A group of Italian winemakers led by Giacomo Tachis and Angelo Gaja are putting €100,000 behind research into the effects of alchohol and food on the metabolism.
Specifically, the research – headed by Professor Aldo Pinchera at the University of Pisa Institute of Gastroenterology – aims to discover exactly how the metabolism reacts when alcohol is drunk along with food, and when it is drunk alone.
What has given impetus to funding the research, Gaja told decanter.com, is the increasing intolerance of European governments towards alcohol without any distinction between wines and spirits.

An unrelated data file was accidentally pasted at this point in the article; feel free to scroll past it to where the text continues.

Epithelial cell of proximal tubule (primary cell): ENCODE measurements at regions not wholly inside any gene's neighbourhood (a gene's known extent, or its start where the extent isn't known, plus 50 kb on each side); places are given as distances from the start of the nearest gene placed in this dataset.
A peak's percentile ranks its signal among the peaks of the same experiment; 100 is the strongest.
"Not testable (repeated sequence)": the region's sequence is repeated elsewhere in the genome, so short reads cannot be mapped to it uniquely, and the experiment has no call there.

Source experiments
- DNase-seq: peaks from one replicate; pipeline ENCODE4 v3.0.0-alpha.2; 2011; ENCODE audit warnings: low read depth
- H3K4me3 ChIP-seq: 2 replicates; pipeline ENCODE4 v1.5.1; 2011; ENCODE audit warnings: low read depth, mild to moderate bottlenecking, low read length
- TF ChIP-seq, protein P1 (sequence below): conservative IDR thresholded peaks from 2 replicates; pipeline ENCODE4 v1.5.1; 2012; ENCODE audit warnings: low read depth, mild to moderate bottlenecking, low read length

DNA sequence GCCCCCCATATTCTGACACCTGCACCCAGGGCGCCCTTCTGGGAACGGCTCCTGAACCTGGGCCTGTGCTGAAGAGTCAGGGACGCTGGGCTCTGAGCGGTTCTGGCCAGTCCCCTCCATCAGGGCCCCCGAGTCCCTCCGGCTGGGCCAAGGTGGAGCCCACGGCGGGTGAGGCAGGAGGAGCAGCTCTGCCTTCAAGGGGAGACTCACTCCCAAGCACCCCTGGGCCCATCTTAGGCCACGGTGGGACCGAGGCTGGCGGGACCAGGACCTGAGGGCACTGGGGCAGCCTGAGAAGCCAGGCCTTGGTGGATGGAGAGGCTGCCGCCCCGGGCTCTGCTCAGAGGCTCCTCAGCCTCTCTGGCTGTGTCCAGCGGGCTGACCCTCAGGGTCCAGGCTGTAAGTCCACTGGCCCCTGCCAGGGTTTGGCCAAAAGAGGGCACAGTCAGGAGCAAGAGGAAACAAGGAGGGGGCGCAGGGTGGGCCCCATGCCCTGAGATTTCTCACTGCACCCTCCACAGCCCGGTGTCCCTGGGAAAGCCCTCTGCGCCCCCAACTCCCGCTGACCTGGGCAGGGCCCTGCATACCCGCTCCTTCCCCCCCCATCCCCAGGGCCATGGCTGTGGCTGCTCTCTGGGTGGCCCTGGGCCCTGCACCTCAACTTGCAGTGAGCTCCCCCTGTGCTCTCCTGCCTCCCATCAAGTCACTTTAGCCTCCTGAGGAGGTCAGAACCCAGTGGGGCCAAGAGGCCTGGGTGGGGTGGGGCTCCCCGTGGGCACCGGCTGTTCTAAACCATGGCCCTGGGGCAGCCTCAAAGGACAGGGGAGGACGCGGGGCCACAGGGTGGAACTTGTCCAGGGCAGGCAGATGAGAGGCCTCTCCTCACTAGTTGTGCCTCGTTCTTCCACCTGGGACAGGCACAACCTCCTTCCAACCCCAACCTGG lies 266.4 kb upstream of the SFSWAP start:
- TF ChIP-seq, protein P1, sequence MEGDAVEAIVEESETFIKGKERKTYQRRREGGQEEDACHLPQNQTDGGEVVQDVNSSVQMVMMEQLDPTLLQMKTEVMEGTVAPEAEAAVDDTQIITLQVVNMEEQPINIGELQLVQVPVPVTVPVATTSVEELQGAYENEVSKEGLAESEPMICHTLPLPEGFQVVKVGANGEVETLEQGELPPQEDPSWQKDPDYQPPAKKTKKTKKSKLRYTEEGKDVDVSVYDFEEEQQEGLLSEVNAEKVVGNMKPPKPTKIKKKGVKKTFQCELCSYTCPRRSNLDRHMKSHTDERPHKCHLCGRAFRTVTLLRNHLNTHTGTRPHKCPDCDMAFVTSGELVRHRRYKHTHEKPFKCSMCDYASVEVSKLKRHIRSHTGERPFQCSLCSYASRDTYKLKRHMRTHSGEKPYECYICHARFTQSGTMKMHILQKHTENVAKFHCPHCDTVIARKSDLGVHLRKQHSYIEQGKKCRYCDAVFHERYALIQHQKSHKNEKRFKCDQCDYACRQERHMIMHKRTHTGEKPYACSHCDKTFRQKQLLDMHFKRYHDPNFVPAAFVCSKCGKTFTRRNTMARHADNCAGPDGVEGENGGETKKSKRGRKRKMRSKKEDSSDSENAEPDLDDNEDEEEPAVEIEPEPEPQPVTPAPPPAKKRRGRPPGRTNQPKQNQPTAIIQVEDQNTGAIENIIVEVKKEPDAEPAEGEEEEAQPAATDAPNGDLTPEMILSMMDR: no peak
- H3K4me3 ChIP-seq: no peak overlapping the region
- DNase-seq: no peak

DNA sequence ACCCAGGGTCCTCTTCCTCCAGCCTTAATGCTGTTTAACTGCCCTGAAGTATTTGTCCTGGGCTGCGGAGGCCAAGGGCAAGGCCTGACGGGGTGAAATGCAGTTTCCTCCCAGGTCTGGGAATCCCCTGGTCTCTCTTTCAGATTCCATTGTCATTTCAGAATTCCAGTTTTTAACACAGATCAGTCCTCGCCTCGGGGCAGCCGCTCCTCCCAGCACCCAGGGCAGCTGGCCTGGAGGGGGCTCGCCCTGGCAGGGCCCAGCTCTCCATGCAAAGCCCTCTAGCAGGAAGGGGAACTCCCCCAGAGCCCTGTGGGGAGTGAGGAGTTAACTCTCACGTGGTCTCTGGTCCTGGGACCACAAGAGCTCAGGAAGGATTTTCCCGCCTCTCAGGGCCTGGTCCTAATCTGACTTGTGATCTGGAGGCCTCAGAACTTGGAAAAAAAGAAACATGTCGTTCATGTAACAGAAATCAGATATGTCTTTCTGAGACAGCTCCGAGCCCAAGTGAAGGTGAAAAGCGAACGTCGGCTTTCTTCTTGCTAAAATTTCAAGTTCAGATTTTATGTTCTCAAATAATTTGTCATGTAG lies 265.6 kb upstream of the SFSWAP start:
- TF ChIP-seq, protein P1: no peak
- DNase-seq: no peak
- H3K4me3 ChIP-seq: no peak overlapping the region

The French ministry of health, with its adverts explicitly claiming alcohol is dangerous in any form and in any quantity, is particularly zealous.
But, Gaja said, ‘The aggression against alcohol is worldwide.’
Some ten producers, including Corvo from Sicily as well as Gaja and Tachis, are funding the research. Gaja himself has given €25,000, and reckons the total will be around €100,000.
‘If we can demonstrate scientifically that by combining food and wine there is a much reduced health risk, then we can educate people to understand the difference between wine – which is usually drunk with food, and spirits – which you drink on their own.’
The distinction is an important one: in Spain a 2002 law makes clear the distinction between drinks over 20% alcohol and below. It is illegal to advertise the former on television but wine and beer can be promoted.
And in France arguments rage as to whether or not wine is considered part of France’s culture – and thus to some degree exempt from general alcohol warnings.
Written by Adam Lechmere